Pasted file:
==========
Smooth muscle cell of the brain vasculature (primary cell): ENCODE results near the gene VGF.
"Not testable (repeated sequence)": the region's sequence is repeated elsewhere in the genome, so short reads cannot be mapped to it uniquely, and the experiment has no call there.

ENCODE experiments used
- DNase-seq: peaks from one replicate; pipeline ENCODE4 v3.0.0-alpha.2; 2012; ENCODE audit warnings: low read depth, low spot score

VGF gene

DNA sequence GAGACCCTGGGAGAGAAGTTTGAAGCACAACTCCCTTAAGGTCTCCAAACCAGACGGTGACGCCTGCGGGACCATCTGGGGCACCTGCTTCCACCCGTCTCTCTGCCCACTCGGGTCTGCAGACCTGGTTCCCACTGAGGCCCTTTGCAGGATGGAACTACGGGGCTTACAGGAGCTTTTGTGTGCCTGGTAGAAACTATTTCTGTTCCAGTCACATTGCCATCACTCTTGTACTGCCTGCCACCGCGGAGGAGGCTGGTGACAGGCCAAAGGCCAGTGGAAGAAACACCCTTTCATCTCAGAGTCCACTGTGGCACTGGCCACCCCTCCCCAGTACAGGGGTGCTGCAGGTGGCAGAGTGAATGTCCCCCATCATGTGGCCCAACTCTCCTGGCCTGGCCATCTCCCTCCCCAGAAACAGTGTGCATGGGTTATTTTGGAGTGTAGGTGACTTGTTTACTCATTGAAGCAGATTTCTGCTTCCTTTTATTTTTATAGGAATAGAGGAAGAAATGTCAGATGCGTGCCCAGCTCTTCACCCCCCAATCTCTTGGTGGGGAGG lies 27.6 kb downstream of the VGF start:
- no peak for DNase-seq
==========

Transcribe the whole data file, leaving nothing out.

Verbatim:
Smooth muscle cell of the brain vasculature (primary cell): ENCODE results near the gene VGF.
"Not testable (repeated sequence)": the region's sequence is repeated elsewhere in the genome, so short reads cannot be mapped to it uniquely, and the experiment has no call there.

ENCODE experiments used
- DNase-seq: peaks from one replicate; pipeline ENCODE4 v3.0.0-alpha.2; 2012; ENCODE audit warnings: low read depth, low spot score

VGF gene

DNA sequence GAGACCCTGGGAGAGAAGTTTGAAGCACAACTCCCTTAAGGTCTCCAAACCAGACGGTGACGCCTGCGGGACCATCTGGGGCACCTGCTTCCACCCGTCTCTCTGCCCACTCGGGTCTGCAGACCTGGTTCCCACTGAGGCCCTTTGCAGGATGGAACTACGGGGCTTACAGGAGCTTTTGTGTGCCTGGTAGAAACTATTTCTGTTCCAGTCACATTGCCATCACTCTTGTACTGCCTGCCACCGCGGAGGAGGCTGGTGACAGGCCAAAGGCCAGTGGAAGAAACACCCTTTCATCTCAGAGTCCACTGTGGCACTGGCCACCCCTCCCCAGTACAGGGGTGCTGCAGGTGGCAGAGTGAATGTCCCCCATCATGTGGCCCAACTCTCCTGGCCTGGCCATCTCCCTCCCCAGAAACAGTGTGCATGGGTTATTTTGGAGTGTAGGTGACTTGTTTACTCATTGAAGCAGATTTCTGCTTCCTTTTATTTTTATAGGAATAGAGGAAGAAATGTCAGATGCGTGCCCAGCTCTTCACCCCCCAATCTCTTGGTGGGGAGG lies 27.6 kb downstream of the VGF start:
- no peak for DNase-seq